Nuclear deal stalled: Iran responds to ‘European skepticism’

Paris, London and Berlin said on Saturday they had “serious doubts” about Iran’s intentions to revive the agreement, in comments rejected by Tehran and described by Moscow as “coming at a completely inappropriate time.” .

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• Iran sent its latest response earlier this month to the text proposed by the European Union to revive the agreement, whereby Tehran curtailed its nuclear program in exchange for the easing of economic sanctions imposed by the United States, the European Union and the United Nations.

• Diplomats said Iran’s response to the European Union coordinator was a “step back” as it sought to link the agreement’s revival with the conclusion of the International Atomic Energy Agency’s investigation into trace amounts of uranium 3 locations have been found.

• The Board of Directors of the International Atomic Energy Agency will meet on Monday, three months after it passed a resolution calling on Iran to provide satisfactory answers to the Agency.

European disappointment

Ahead of the meeting, the three countries known as the European Trio expressed disappointment, saying that “this latest demand casts serious doubt on Iran’s intentions and commitment to a successful outcome of the Joint Comprehensive Plan of Action,” referring to the full name of the nuclear agreement.

“Iran’s position violates its legally binding commitments and threatens the prospects of reviving the Joint Comprehensive Plan of Action,” Paris, London and Berlin added in a joint statement.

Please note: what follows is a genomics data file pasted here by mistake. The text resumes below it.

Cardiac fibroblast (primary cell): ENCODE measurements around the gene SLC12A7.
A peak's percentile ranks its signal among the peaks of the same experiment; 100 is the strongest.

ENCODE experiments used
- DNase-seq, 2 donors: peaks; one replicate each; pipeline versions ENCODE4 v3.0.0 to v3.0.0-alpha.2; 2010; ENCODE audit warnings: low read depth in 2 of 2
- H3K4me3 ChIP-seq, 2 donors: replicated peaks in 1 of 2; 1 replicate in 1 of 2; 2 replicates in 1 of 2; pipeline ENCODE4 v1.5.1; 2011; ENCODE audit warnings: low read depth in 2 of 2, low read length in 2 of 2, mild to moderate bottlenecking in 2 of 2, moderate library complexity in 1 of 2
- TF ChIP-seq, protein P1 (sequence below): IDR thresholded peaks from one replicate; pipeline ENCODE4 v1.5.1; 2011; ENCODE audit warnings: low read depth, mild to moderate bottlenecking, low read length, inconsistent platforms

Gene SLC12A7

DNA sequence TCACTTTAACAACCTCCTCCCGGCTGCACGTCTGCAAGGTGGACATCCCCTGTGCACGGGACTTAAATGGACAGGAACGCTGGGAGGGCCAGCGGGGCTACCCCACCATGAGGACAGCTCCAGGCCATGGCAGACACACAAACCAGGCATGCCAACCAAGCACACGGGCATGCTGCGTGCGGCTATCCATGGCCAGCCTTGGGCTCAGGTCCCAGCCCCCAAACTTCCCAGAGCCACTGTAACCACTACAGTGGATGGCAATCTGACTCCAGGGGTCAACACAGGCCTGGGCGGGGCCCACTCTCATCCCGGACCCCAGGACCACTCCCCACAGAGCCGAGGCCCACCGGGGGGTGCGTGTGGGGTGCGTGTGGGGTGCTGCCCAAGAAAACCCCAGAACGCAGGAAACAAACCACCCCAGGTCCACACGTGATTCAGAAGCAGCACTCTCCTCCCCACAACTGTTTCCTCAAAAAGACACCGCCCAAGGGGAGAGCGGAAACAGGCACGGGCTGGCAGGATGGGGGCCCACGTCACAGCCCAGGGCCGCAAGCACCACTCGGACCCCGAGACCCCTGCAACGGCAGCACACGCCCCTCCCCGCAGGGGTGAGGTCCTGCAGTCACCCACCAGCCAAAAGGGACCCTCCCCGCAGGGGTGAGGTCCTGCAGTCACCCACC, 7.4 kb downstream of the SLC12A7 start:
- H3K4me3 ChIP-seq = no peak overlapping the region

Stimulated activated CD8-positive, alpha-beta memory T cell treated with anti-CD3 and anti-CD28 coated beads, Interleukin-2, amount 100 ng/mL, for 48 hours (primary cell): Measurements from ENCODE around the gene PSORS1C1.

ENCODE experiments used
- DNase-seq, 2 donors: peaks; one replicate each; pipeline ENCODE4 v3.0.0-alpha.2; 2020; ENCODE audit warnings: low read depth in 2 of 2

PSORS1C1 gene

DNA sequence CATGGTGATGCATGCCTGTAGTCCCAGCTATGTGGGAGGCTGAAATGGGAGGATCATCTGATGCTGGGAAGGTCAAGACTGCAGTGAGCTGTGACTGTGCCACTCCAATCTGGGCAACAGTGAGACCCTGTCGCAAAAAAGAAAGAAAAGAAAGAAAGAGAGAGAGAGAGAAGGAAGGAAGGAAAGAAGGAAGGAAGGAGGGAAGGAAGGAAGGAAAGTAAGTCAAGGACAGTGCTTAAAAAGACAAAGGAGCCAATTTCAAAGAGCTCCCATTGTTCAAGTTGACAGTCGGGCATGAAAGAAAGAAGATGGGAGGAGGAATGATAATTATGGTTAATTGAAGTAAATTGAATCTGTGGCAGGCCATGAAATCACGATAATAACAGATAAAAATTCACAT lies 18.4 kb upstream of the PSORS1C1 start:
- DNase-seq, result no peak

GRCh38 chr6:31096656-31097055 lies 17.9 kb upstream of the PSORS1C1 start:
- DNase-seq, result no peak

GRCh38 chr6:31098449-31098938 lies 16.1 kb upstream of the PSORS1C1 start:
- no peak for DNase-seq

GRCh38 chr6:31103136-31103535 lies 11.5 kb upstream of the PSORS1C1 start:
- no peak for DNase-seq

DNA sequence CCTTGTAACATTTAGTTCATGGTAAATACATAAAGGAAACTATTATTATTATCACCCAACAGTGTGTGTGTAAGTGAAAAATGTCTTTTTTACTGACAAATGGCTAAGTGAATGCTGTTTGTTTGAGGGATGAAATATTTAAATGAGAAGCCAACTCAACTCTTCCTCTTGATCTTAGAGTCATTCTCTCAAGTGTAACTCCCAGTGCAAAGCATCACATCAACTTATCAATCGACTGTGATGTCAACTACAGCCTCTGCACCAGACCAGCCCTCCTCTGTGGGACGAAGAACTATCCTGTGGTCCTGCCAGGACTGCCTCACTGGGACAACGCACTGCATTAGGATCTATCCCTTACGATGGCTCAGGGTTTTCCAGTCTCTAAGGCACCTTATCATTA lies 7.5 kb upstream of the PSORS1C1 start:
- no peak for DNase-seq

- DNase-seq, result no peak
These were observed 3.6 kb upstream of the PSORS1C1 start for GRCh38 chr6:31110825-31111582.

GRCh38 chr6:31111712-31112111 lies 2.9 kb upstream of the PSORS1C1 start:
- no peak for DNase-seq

Tehran reacts and Moscow comments

Iranian Foreign Ministry spokesman Nasser Kanaani said the statement was “not constructive” and added: “We advise the three European countries to take a more active role in providing solutions to the few remaining differences,” Iranian state media reported.

Kanaani added, without going into details: “If this approach continues, the (European Trio) countries must also bear responsibility for its consequences.”

The European statement also prompted Russian envoy to the talks, Mikhail Ulyanov, to respond via Twitter, describing it as “really at a completely inappropriate time”.

But he said what appeared to be a stumbling block to the talks at the moment “doesn’t pose a serious obstacle”.

But as a sign of the hardening of positions, French negotiator Philippe Herrera wrote on Twitter, addressing his Russian counterpart, “There have been no active negotiations since the last response from Iran that you were aware of.”

Ulyanov responded by saying that at least they agreed that there were no active negotiations.

In 2018, then-US President Donald Trump withdrew from the agreement and re-imposed sanctions, prompting Iran to violate restrictions on its nuclear program under the deal, renewing US and Western fears it would may try to build a nuclear weapon, an ambition Tehran denies.

60 percent

On Wednesday, the International Atomic Energy Agency said Iran’s stockpile of up to 60 percent enriched uranium, close to the amount needed for nuclear weapons, has increased to levels that, if further enriched, would be sufficient to make an atomic bomb.

She stated that Tehran has not yet provided satisfactory answers about the source of the uranium particles.

“Given that Iran has not entered into the proposed agreement, we will discuss with international partners how best to deal with Iran’s ongoing nuclear escalation and non-cooperation with the International Atomic Energy Agency regarding the Security Agreement of the Nuclear Non-Proliferation Treaty,” said the minister. European Union said.

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